Tag: Convoy of Hope Europe

Fleeing for their lives, refugees are making their way to Europe where Convoy of Hope is helping provide resources, connection, and hope. Fleeing for their lives, refugees are making their way to Europe where Convoy of Hope is helping provide resources, connection, and hope.

Refugee in Bulgaria finds hope through Convoy

The Convoy of Hope team met Mustafa in the Harmanli refugee camp in Bulgaria in 2016. Mustafa fled his homeland in the Middle East because he was from a minority tribe who suffered from intense persecution. Mustafa was studying to become a doctor when he began to witness acts of genocide against those like him. With no other option, he chose to undertake the arduous route to Europe.

Mustafa had heard there were people who could help him on his journey and decided to contact them. These people assured him that he would reach Germany and be reunited with his wife in four days. After paying a large fee, Mustafa waited for their direction.

His first step was to ride in the trunk of a small vehicle along with nine other adults, hidden and crammed against each other. In the heat of the summer, and without being able to eat or drink for four days, Mustafa drew his strength from the thought of seeing his wife again.

Once the car reached the border, Mustafa was kidnapped by his own traffickers. They demanded an extra sum of money from his family back home before he could proceed in his journey. He was forced to spend seven days with 40 other men in a small room with no windows or light and one toilet. They weren’t given food or water during their ordeal and were forced to drink from the toilet to stay hydrated. Finally, his family paid the additional money, and Mustafa was set free.

Despite these incredible hardships, Mustafa was set on reaching Germany. He decided to continue his route through what he refers to as “the jungle,” which are actually the forests of Eastern Europe. Weak, starving, and cold, Mustafa was eventually caught and turned in to the police. After being beaten and held for two days, Mustafa was released.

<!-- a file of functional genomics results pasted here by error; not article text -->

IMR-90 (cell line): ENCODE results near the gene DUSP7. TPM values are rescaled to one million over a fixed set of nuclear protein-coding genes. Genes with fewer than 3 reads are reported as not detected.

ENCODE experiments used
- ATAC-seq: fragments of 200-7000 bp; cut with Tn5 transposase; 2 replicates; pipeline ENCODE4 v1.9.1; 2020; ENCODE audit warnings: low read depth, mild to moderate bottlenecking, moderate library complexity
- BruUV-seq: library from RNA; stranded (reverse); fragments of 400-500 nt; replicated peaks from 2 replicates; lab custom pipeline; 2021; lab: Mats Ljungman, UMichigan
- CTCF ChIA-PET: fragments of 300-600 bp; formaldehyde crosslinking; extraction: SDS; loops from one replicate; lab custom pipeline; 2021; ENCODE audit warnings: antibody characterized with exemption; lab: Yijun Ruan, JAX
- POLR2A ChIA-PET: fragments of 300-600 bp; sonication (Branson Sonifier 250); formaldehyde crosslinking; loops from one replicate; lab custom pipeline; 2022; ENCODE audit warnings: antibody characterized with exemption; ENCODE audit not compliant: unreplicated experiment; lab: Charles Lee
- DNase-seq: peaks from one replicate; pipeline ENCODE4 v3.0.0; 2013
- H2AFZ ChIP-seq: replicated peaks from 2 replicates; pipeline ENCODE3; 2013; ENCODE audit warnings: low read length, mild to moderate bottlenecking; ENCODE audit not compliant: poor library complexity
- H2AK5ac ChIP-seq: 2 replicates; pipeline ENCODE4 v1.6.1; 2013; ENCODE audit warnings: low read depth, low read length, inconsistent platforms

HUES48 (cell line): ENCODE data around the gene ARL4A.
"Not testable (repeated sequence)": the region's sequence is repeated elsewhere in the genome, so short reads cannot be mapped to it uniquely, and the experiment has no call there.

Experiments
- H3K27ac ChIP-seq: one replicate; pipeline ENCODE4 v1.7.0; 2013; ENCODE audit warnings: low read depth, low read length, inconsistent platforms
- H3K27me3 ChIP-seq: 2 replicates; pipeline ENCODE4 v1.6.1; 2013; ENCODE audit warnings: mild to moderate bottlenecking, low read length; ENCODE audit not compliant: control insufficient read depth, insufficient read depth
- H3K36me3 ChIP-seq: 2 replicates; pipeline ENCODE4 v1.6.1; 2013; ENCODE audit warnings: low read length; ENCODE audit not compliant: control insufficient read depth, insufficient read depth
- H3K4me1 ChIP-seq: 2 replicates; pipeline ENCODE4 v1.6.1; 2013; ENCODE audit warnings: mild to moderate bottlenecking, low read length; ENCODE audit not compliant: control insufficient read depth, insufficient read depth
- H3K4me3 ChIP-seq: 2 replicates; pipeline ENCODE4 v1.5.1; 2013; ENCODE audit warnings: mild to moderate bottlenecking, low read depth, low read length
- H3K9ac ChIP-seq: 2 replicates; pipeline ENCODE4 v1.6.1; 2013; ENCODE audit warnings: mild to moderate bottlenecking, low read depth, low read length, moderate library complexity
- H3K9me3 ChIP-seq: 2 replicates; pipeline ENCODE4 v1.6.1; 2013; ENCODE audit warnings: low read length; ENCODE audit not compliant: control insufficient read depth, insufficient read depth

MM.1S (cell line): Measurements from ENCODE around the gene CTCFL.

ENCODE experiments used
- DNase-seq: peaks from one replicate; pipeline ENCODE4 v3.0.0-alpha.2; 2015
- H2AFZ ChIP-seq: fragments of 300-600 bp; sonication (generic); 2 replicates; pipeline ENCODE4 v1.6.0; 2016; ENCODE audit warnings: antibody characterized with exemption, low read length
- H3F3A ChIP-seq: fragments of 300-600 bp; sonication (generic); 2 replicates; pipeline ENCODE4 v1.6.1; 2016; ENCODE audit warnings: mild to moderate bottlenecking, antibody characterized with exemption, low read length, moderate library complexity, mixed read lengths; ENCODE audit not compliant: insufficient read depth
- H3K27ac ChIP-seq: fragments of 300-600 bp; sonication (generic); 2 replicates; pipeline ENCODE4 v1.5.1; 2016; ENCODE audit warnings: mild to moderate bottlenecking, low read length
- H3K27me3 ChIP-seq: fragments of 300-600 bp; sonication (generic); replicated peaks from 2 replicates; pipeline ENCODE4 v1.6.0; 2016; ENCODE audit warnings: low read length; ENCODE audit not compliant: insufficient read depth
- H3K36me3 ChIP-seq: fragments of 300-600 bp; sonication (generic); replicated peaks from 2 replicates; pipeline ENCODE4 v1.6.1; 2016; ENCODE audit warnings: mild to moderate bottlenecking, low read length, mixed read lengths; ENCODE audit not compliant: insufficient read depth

Mustafa arrived at the refugee camp in Harmali, Bulgaria, and found the Oasis Center, where Convoy of Hope and its partners distribute food to refugees. For the first time in his personal nightmare, someone reached out in kindness. Mustafa now works alongside Convoy and our partners to distribute food and clothing to the rest of the refugees in the camp. He shared with us that he feels his hope has been restored.

***This story was originally reported in 2016. Three years later, with the support of Convoy’s partners in Bulgaria, Mustafa made it to Germany and was reunited with his wife. He has received asylum there. Some details, including his name, have been changed or generalized to protect Mustafa’s privacy.

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Advocacy / Field Story / Inspiration / News

Hope in Slovakia

The Roma people are one of the largest ethnic minorities in the world who have no home country. Spread throughout Europe, their reputation and history have brought significant prejudice and abuse upon them.

“They have an intensely private culture and usually oppose help from outside their community,” says Michael McNamee, former Regional Director of Convoy of Hope Europe.

The Roma live in separate settlements outside of towns, many of which have no power, running water, or even weather-proofed homes. Entire families live in shantys — their homes consisting of rotting plywood, collapsed roofs, and walls with gaping holes. And yet, families with little children live there in the middle of the cold Slovak winters.

Slovakia has one of the highest Roma populations around the world. One settlement, outside of Vtackovce, held just over 1,000 people living in very rough conditions. “When some teams came … to work in the community,” Michael remembers, “we would sometimes send their medical people … to check on the [Roma] villagers, but there was still a significant resistance on their part.”

In 2015, Convoy of Hope Europe decided to host a Community Event in Vtackovce, Slovakia, to try and build relationships with the community. The event was in April, the snow was melting, and flowers began to appear in fields all over the mountains. Despite the hilly terrain, Convoy had medical tents, food distribution, games for the children, face-painting, live music — the works. Guests of Honor had tickets to come through the tents at predetermined times to avoid overwhelming the different stations.

Thanks to our wonderful volunteers and partners, it went off without a hitch. Most every one of the 1,000 people living in the camps attended. Convoy of Hope Europe has held several Community Events throughout Slovakia, and each of them have been incredibly successful.